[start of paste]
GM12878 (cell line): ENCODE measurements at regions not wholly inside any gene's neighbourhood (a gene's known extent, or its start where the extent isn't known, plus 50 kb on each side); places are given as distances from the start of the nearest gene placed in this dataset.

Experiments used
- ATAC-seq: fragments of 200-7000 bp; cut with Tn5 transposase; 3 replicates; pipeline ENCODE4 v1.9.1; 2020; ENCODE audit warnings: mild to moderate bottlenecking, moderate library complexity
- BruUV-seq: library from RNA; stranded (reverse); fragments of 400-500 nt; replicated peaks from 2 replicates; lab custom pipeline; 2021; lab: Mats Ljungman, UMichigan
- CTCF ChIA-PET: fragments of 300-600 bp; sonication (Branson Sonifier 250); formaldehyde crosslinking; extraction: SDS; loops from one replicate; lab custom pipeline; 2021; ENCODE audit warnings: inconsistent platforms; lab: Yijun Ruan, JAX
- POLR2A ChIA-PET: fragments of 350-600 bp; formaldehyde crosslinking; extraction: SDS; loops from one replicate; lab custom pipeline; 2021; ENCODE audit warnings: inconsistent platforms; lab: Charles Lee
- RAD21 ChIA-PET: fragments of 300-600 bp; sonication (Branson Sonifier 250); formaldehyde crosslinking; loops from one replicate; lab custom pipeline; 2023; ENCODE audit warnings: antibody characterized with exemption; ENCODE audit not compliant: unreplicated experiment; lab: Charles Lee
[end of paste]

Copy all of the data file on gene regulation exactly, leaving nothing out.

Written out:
GM12878 (cell line): ENCODE measurements at regions not wholly inside any gene's neighbourhood (a gene's known extent, or its start where the extent isn't known, plus 50 kb on each side); places are given as distances from the start of the nearest gene placed in this dataset.

Experiments used
- ATAC-seq: fragments of 200-7000 bp; cut with Tn5 transposase; 3 replicates; pipeline ENCODE4 v1.9.1; 2020; ENCODE audit warnings: mild to moderate bottlenecking, moderate library complexity
- BruUV-seq: library from RNA; stranded (reverse); fragments of 400-500 nt; replicated peaks from 2 replicates; lab custom pipeline; 2021; lab: Mats Ljungman, UMichigan
- CTCF ChIA-PET: fragments of 300-600 bp; sonication (Branson Sonifier 250); formaldehyde crosslinking; extraction: SDS; loops from one replicate; lab custom pipeline; 2021; ENCODE audit warnings: inconsistent platforms; lab: Yijun Ruan, JAX
- POLR2A ChIA-PET: fragments of 350-600 bp; formaldehyde crosslinking; extraction: SDS; loops from one replicate; lab custom pipeline; 2021; ENCODE audit warnings: inconsistent platforms; lab: Charles Lee
- RAD21 ChIA-PET: fragments of 300-600 bp; sonication (Branson Sonifier 250); formaldehyde crosslinking; loops from one replicate; lab custom pipeline; 2023; ENCODE audit warnings: antibody characterized with exemption; ENCODE audit not compliant: unreplicated experiment; lab: Charles Lee